Discussions about the royal mistress were largely local ones. There were limited means by which to share domestic opinions, much less international ones. Whispers at court and rumors were common, as was commentary by the populace—again, it was generally no secret whom the king pursued on a regular basis—but these critiques had less of an impact than those made today.

The spirit of capitalism and the demand for discretion

The prominence of the role of royal mistress faded from view with the rise of new democratic orders. That is not to say that the role of political consort disappeared; rather, it became a more clandestine affair. As the United States took shape around the notion of the Spirit of Capitalism, it also rallied behind a very particular ethic:

The most trifling actions that affect a man’s credit are to be regarded. The sound of your hammer at five in the morning, or eight at night, heard by a creditor makes him easy six months long; but if he sees you at a billiard table, or hears your voice at a tavern, when you should be at work, he sends for his money the next day; demands it, before he can receive it, in a lump.


It shows, besides, that you are mindful of what you owe; it makes you appear a careful as well as an honest man, and that still increases your credit (1).

Benjamin Franklin’s use of the word credit here makes reference to the importance of reputation, particularly in business. In a departure from the European monarchies, the shift to more democratic governing bodies meant that politics was less of a lifestyle and more of a business endeavor. Franklin emphasized honesty and commitment to one’s pursuits—the individual must be diligent in his assignments because, as Weber writes, “the earning of money within the modern economic order is, so long as it is done legally, the result and the expression of virtue and proficiency in a calling” (2,3). This extended to political life as well. Within an elected system, an individual serving as a member of the governing body needs to show attentiveness to the business at hand. That means there will be little tolerance for public dalliances. Political officials are representatives of the populace, governing by their permission not divine right. Credit in terms of reputation becomes integral to the construction of political character, which is a currency that can be wielded in favor of the populace represented by the elected official.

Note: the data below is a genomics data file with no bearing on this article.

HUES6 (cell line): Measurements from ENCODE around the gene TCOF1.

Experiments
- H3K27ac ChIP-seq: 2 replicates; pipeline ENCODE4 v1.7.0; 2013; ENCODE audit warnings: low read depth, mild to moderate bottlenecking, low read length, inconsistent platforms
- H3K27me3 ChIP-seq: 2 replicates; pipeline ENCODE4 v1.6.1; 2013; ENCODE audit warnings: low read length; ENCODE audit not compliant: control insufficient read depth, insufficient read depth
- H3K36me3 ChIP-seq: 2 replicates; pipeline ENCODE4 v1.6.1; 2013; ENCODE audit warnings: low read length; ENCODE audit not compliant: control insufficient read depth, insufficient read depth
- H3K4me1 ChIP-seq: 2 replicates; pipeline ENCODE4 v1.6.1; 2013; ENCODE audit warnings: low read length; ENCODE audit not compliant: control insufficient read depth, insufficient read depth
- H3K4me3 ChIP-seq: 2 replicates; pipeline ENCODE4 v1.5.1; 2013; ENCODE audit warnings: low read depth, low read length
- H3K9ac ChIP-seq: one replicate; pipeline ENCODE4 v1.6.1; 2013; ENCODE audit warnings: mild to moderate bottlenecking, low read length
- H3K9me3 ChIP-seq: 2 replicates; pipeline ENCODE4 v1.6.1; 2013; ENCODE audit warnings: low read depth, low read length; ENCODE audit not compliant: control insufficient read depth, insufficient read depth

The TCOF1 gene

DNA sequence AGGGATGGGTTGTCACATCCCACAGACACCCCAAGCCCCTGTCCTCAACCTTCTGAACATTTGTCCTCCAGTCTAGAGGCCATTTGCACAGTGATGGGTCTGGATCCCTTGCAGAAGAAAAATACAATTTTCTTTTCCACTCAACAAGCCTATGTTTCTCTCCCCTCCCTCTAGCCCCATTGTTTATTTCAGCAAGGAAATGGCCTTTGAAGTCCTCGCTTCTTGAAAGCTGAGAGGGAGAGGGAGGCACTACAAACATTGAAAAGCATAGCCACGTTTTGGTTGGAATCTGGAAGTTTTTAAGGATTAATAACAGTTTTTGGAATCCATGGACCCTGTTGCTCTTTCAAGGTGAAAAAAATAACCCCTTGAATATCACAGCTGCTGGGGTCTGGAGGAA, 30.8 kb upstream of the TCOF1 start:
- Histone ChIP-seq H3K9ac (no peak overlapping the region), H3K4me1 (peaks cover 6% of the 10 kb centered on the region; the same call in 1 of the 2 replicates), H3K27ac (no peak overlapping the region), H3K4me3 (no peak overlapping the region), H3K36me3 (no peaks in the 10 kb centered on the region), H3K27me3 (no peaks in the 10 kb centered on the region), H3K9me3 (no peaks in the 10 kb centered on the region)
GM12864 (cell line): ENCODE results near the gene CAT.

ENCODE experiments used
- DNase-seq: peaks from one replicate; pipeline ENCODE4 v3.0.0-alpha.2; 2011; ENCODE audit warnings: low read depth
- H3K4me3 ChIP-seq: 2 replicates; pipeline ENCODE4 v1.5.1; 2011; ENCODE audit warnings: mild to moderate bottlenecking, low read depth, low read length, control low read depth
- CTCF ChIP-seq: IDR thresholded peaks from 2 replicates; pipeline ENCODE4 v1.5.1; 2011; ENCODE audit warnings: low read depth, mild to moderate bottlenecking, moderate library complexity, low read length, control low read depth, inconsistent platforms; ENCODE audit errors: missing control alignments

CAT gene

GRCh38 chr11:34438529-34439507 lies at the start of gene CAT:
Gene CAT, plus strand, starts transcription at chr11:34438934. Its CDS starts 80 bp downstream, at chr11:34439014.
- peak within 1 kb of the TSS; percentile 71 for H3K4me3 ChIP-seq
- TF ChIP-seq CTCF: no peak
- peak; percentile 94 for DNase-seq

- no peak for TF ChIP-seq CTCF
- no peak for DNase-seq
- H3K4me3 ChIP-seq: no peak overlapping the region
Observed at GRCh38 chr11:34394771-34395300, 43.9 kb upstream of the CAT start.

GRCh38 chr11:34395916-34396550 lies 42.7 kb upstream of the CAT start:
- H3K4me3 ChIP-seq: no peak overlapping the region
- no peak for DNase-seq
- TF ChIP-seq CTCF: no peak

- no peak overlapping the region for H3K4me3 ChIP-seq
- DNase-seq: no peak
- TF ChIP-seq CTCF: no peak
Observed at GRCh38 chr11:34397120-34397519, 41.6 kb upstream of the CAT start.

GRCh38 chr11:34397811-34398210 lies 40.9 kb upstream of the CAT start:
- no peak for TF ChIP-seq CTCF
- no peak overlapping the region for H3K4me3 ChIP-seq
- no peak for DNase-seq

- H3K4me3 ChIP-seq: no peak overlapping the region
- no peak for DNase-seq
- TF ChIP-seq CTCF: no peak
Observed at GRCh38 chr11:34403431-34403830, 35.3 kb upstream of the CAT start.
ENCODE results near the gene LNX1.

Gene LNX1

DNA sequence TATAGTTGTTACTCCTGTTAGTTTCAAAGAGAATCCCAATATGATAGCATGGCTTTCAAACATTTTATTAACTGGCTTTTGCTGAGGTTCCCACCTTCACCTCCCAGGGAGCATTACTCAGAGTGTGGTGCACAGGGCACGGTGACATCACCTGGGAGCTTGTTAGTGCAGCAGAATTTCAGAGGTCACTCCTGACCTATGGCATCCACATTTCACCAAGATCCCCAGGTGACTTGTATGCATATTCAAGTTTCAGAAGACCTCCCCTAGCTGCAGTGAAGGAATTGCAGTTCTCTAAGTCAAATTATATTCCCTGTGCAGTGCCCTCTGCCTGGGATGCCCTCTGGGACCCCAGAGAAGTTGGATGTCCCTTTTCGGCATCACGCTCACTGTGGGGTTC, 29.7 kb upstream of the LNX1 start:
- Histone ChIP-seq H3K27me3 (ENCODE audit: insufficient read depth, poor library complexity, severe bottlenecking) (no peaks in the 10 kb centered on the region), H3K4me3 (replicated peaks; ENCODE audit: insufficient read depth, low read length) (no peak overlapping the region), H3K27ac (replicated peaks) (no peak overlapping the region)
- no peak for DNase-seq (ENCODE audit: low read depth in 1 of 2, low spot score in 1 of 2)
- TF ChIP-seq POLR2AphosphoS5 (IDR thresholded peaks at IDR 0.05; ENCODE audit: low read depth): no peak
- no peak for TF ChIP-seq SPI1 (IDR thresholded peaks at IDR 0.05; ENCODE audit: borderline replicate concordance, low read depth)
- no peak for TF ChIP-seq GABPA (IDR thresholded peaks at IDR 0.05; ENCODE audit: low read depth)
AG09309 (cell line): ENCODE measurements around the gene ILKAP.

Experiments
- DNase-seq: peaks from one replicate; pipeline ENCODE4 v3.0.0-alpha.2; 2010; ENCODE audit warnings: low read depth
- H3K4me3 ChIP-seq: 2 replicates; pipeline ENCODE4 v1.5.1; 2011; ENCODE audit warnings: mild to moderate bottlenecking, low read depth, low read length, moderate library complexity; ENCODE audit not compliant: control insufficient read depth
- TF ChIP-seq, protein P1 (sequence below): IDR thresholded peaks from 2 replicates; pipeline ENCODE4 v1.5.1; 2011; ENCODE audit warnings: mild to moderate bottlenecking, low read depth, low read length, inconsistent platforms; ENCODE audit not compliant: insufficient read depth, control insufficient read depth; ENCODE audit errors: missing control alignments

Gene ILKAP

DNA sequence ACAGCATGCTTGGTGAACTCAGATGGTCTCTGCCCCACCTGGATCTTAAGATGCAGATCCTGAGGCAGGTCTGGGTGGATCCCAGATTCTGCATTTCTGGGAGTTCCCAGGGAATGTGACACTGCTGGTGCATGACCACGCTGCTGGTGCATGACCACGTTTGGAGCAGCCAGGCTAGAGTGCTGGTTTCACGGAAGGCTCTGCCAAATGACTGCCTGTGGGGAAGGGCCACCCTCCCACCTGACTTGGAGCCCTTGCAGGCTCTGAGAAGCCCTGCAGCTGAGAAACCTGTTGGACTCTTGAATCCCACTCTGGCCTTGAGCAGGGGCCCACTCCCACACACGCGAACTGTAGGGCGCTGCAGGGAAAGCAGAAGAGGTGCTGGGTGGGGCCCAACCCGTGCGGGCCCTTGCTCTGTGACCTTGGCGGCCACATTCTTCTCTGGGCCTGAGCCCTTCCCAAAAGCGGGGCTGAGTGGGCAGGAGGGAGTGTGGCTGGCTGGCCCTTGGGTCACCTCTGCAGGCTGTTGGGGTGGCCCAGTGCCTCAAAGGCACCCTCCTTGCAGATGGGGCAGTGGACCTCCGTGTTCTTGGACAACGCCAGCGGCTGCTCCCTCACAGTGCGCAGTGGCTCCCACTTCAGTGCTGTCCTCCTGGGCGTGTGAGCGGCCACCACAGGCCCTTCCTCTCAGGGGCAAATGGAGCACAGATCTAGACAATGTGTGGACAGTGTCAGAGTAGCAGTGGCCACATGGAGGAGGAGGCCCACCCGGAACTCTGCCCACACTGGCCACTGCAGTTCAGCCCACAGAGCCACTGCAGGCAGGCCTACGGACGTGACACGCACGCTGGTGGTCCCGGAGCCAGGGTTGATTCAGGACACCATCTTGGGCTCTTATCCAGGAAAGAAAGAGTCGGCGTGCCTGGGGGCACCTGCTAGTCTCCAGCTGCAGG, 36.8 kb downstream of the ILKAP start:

Personal credit then was a thing to be preserved. And the media as it existed—primarily in newsprint, and later in radio and television—worked to preserve this credit. The private lives of elected officials were more-or-less off limits to public scrutiny; the public discussions concerned the efficiency of the public servant as a public servant. The public record was a carefully orchestrated thing: Franklin Delano Roosevelt suffered a paralytic illness later in life, however as President, both he and the press took pains to present a picture of health to the larger stage. Though he often made use of a wheelchair, he took steps to assure that he was never seen in public in that state, and very few individuals at the time knew the extent of his illness.

Nothing is off the record

Today nothing is off the record. The prevalence of social media channels means that very little can be overlooked, and that is primarily because we as the public are engaged in the act of sharing the most minute details of our lives. And we’ve come to expect that others will do the same. Social media channels make individuals accessible to us whom we have previously regarded at a distance.